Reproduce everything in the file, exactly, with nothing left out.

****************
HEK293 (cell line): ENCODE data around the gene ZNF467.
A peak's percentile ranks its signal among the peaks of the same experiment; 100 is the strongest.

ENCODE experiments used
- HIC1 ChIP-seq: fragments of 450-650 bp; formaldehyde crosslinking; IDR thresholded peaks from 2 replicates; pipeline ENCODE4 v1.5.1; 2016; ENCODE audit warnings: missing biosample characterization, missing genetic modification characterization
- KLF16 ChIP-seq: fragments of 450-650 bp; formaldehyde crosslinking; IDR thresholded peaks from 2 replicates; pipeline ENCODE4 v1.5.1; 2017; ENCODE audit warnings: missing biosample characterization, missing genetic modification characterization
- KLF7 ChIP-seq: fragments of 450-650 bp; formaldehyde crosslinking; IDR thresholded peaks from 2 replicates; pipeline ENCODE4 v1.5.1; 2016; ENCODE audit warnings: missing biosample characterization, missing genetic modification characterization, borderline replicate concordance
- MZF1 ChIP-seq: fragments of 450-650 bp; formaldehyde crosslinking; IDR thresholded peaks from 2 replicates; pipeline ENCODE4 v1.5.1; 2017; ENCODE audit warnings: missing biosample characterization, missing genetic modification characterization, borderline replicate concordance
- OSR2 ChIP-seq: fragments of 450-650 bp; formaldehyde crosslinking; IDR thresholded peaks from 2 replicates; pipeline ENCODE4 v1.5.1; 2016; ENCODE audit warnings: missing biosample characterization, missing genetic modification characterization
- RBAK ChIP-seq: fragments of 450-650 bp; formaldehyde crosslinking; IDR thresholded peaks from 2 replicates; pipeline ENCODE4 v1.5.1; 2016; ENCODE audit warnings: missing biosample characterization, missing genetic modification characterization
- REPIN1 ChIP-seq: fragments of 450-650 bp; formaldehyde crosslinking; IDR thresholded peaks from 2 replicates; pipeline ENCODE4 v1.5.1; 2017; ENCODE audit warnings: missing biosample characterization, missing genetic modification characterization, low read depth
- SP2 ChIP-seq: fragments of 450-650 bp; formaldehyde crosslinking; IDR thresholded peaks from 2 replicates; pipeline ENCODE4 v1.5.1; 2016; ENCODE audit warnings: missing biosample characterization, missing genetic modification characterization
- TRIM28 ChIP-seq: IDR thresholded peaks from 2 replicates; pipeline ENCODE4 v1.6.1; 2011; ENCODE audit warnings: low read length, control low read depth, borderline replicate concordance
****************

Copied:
HEK293 (cell line): ENCODE data around the gene ZNF467.
A peak's percentile ranks its signal among the peaks of the same experiment; 100 is the strongest.

ENCODE experiments used
- HIC1 ChIP-seq: fragments of 450-650 bp; formaldehyde crosslinking; IDR thresholded peaks from 2 replicates; pipeline ENCODE4 v1.5.1; 2016; ENCODE audit warnings: missing biosample characterization, missing genetic modification characterization
- KLF16 ChIP-seq: fragments of 450-650 bp; formaldehyde crosslinking; IDR thresholded peaks from 2 replicates; pipeline ENCODE4 v1.5.1; 2017; ENCODE audit warnings: missing biosample characterization, missing genetic modification characterization
- KLF7 ChIP-seq: fragments of 450-650 bp; formaldehyde crosslinking; IDR thresholded peaks from 2 replicates; pipeline ENCODE4 v1.5.1; 2016; ENCODE audit warnings: missing biosample characterization, missing genetic modification characterization, borderline replicate concordance
- MZF1 ChIP-seq: fragments of 450-650 bp; formaldehyde crosslinking; IDR thresholded peaks from 2 replicates; pipeline ENCODE4 v1.5.1; 2017; ENCODE audit warnings: missing biosample characterization, missing genetic modification characterization, borderline replicate concordance
- OSR2 ChIP-seq: fragments of 450-650 bp; formaldehyde crosslinking; IDR thresholded peaks from 2 replicates; pipeline ENCODE4 v1.5.1; 2016; ENCODE audit warnings: missing biosample characterization, missing genetic modification characterization
- RBAK ChIP-seq: fragments of 450-650 bp; formaldehyde crosslinking; IDR thresholded peaks from 2 replicates; pipeline ENCODE4 v1.5.1; 2016; ENCODE audit warnings: missing biosample characterization, missing genetic modification characterization
- REPIN1 ChIP-seq: fragments of 450-650 bp; formaldehyde crosslinking; IDR thresholded peaks from 2 replicates; pipeline ENCODE4 v1.5.1; 2017; ENCODE audit warnings: missing biosample characterization, missing genetic modification characterization, low read depth
- SP2 ChIP-seq: fragments of 450-650 bp; formaldehyde crosslinking; IDR thresholded peaks from 2 replicates; pipeline ENCODE4 v1.5.1; 2016; ENCODE audit warnings: missing biosample characterization, missing genetic modification characterization
- TRIM28 ChIP-seq: IDR thresholded peaks from 2 replicates; pipeline ENCODE4 v1.6.1; 2011; ENCODE audit warnings: low read length, control low read depth, borderline replicate concordance